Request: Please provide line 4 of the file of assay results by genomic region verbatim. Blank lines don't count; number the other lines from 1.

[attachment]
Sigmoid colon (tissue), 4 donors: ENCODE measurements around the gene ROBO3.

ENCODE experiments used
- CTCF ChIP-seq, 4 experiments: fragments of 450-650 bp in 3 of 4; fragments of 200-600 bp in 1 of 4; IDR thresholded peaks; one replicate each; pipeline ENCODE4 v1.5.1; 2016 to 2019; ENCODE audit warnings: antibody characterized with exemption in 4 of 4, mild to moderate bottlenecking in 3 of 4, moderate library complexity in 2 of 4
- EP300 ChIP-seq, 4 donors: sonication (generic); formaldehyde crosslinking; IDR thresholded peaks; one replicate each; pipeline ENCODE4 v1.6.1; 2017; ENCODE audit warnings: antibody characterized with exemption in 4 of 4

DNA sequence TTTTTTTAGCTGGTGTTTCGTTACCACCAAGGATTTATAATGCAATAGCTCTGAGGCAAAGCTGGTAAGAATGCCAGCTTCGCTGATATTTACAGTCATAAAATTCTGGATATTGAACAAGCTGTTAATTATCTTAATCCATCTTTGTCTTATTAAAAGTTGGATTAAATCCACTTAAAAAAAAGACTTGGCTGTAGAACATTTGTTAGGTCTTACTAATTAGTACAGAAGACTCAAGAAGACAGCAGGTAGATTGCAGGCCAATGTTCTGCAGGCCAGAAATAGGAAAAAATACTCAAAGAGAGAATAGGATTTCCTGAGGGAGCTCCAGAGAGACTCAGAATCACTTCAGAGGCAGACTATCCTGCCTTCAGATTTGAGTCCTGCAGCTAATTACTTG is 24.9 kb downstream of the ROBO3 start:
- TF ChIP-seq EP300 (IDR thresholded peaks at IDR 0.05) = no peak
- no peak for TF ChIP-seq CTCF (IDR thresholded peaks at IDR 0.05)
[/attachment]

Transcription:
- EP300 ChIP-seq, 4 donors: sonication (generic); formaldehyde crosslinking; IDR thresholded peaks; one replicate each; pipeline ENCODE4 v1.6.1; 2017; ENCODE audit warnings: antibody characterized with exemption in 4 of 4